AFTER the departing from Cornaa, men enter into the land of Job that is a full fair country and a plenteous of all goods. And men clepe that land the Land of Susiana. In that land is the city of Theman.
Job was a paynim, and he was Aram of Gosre, his son, and held that land as prince of that country. And he was so rich that he knew not the hundred part of his goods. And although he were a paynim, nevertheless he served well God after his law. And our Lord took his service to his pleasane. And when he fell in poverty he was seventy-eight year of age. And after, when God had proved his patience and that it was so great, he brought him again to riches and to higher estate than he was before. And after that he was King of Idumea after King Esau, and when he was king he was clept Jobab. And in that kingdom he lived after 170 year. And so he was of age, when he died, 248 year.
In that land of Job there ne is no default of no thing that is needful to man’s body. There be hills, where men get great plenty of manna in greater abundance than in any other country. This manna is clept bread of angels. And it is a white thing that is full sweet and right delicious, and more sweet than honey or sugar. And it cometh of the dew of heaven that falleth upon the herbs in that country. And it congealeth and becometh all white and sweet. And men put it in medicines for rich men to make the womb lax, and to purge evil blood. For it cleanseth the blood and putteth out melancholy. This land of Job marcheth to the kingdom of Chaldea.
This land of Chaldea is full great. And the language of that country is more great in sounding than it is in other parts of the sea. Men pass to go beyond by the Tower of Babylon the Great, of the which I have told you before, where that all the languages were first changed. And that is a four journeys from Chaldea. In that realm be fair men, and they go full nobly arrayed in clothes of gold, orfrayed and apparelled with great pearls and precious stone’s full nobly. And the women be right foul and evil arrayed. And they go all bare-foot and clothed in evil garments large and wide, but they be short to the knees, and long sleeves down to the feet like a monk’s frock, and their sleeves be hanging about their shoulders. And they be black women foul and hideous, and truly as foul as they be, as evil they be.
In that kingdom of Chaldea, in a city that is clept Ur, dwelled Terah, Abraham’s father. And there was Abraham born. And that was in that time that Ninus was king of Babylon, of Arabia and of Egypt. This Ninus made the city of Nineveh, the which that Noah had begun before. And because that Ninus performed it, he cleped it Nineveh after his own name. There lieth Tobit the prophet, of whom Holy Writ speaketh of. And from that city of Ur Abraham departed, by the commandment of God, from thence, after the death of his father, and led with him Sarah his wife and Lot his brother’s son, because that he had no child. And they went to dwell in the land of Canaan in a place that is clept Shechem. And this Lot was he that was saved, when Sodom and Gomorrah and the other cities were burnt and sunken down to hell, where that the Dead Sea is now, as I have told you before. In that land of Chaldea they have their proper languages and their proper letters, such as ye may see hereafter.
Beside the land of Chaldea is the land of Amazonia, that is the land of Feminye. And in that realm is all women and no man; not, as some men say, that men may not live there, but for because that the women will not suffer no men amongst them to be their sovereigns.
For sometime there was a king in that country. And men married, as in other countries. And so befell that the king had war with them of Scythia, the which king hight Colopeus, that was slain in battle, and all the good blood of his realm. And when the queen and all the other noble ladies saw that they were all widows, and that all the royal blood was lost, they armed them and, as creatures out of wit, they slew all the men of the country that were left; for they would that all the women were widows as the queen and they were. And from that time hitherwards they never would suffer man to dwell amongst them longer than seven days and seven nights; ne that no child that were male should dwell amongst them longer than he were nourished; and then sent to his father. And when they will have any company of man then they draw them towards the lands marching next to them. And then they have loves that use them; and they dwell with them an eight days or ten, and then go home again. And if they have any knave child they keep it a certain time, and then send it to the father when he can go alone and eat by himself; or else they slay it. And if it be a female they do away that one pap with an hot iron. And if it be a woman of great lineage they do away the left pap that they may the better bear a shield. And if it be a woman on foot they do away the right pap, for to shoot with bow turkeys: for they shoot well with bows.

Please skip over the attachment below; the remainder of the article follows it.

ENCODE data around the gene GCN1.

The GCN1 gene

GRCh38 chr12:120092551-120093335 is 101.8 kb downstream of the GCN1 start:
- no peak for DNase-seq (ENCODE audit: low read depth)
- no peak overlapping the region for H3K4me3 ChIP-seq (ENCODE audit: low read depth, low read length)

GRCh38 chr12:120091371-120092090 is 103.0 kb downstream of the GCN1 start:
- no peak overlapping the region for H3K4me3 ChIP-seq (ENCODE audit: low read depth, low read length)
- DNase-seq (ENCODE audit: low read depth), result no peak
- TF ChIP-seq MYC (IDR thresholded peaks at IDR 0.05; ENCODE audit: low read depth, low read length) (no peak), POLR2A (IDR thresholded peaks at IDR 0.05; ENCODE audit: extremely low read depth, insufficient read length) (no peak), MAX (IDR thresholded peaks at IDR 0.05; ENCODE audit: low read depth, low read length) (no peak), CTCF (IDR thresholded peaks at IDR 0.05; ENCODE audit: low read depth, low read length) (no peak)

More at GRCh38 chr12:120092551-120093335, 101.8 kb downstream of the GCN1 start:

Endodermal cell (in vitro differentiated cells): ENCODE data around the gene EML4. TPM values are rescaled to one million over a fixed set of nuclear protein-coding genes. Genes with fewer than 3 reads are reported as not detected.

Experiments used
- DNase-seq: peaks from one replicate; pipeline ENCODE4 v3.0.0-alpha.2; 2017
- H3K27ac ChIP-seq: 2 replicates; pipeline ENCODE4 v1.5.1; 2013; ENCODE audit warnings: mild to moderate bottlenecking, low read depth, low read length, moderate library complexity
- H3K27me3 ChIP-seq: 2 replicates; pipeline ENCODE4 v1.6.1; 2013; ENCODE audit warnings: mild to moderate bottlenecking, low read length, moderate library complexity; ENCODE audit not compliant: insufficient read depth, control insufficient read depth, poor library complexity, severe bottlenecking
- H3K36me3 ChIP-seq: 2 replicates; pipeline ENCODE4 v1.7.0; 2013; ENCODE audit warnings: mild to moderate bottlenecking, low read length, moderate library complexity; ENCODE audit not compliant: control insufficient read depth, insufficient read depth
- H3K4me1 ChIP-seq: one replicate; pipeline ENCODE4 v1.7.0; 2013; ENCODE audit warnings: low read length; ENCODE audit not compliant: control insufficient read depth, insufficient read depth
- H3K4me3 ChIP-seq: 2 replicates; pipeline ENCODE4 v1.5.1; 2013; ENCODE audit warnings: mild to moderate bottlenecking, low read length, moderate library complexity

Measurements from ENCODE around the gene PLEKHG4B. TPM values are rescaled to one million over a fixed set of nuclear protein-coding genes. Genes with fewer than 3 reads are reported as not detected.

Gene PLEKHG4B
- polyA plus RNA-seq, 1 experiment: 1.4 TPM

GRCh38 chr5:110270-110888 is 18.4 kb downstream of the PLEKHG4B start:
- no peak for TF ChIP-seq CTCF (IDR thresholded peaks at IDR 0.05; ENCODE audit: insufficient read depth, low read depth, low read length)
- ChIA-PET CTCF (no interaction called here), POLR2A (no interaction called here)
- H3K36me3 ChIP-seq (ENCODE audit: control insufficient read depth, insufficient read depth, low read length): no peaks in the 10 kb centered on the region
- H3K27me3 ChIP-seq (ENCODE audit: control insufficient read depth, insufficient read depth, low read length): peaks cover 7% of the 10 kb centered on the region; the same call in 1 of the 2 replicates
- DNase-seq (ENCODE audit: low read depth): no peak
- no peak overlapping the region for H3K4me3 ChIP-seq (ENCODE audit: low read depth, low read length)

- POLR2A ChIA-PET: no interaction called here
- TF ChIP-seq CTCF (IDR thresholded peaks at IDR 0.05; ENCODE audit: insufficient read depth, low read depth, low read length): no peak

In that land they have a queen that governeth all that land, and all they be obeissant to her. And always they make her queen by election that is most worthy in arms; for they be right good warriors and orped, and wise, noble and worthy. And they go oftentime in solde to help of other kings in their wars, for gold and silver as other soldiers do; and they maintain themselves right vigourously. This land of Amazonia is an isle, all environed with the sea save in two places, where be two entries. And beyond that water dwell the men that be their paramours and their loves, where they go to solace them when they will.
Beside Amazonia is the land of Tarmegyte that is a great country and a full delectable. And for the goodness of the country King Alexander let first make there the city of Alexandria, and yet he made twelve cities of the same name; but that city is now clept Celsite.
And from that other coast of Chaldea, toward the south, is Ethiopia, a great country that stretcheth to the end of Egypt. Ethiopia is departed in two parts principal, and that is in the east part and in the meridional part; the which part meridional is clept Mauritania; and the folk of that country be black enough and more black than in the tother part, and they be clept Moors. In that part is a well, that in the day it is so cold, that no man may drink thereof; and in the night it is so hot, that no man may suffer his hand therein. And beyond that part, toward the south, to pass by the sea Ocean, is a great land and a great country; but men may not dwell there for the fervent burning of the sun, so is it passing hot in that country.